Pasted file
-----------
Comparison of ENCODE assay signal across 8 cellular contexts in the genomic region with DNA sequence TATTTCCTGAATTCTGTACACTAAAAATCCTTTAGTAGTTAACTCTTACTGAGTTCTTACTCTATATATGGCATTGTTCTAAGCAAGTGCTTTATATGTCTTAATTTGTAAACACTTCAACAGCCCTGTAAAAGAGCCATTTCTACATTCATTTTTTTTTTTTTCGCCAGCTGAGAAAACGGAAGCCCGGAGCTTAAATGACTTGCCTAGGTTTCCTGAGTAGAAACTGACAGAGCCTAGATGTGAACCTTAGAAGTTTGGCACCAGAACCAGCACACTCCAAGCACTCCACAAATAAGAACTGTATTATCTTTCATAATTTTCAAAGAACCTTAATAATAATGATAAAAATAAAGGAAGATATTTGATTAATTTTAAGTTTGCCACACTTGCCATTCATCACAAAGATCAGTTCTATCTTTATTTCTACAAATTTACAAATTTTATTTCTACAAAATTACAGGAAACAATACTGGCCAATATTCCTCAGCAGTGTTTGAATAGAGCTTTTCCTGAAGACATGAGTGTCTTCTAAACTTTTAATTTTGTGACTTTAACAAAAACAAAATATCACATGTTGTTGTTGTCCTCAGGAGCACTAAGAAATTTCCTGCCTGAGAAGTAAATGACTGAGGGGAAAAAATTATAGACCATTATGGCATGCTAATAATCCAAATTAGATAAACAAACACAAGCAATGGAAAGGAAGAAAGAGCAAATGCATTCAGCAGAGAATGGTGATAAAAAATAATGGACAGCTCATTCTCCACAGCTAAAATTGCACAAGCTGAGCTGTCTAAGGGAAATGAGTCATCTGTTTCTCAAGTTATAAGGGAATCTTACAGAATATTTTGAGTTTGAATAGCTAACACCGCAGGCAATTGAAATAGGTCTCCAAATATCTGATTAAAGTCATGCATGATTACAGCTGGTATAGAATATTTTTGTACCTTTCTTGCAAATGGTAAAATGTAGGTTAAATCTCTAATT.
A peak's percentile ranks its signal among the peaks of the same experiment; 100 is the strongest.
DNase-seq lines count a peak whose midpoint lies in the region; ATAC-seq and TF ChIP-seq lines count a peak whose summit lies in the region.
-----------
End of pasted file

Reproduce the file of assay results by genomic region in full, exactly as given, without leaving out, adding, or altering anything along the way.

Comparison of ENCODE assay signal across 8 cellular contexts in the genomic region with DNA sequence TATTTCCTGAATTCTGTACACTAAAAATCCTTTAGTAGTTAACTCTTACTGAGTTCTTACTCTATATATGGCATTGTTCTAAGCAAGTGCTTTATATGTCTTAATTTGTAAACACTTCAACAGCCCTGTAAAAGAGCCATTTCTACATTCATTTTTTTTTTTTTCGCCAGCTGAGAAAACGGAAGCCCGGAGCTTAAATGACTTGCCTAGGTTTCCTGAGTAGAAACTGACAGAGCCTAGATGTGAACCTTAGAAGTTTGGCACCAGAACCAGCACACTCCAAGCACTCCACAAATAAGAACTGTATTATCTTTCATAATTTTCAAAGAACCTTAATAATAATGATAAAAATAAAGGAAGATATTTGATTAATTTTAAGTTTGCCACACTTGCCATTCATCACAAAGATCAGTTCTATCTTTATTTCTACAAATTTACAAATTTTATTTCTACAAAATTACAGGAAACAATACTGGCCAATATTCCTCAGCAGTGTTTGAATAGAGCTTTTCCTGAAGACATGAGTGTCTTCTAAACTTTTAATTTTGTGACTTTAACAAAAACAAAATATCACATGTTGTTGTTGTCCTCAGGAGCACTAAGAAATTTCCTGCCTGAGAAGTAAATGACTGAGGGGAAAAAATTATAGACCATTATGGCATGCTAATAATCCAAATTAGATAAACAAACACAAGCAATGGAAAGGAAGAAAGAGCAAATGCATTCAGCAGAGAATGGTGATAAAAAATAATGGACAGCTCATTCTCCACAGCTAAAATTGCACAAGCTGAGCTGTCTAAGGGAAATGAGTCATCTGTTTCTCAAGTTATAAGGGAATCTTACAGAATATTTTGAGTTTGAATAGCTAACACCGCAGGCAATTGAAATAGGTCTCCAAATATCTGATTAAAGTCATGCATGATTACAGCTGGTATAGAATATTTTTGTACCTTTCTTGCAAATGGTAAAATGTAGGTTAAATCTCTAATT.
A peak's percentile ranks its signal among the peaks of the same experiment; 100 is the strongest.
DNase-seq lines count a peak whose midpoint lies in the region; ATAC-seq and TF ChIP-seq lines count a peak whose summit lies in the region.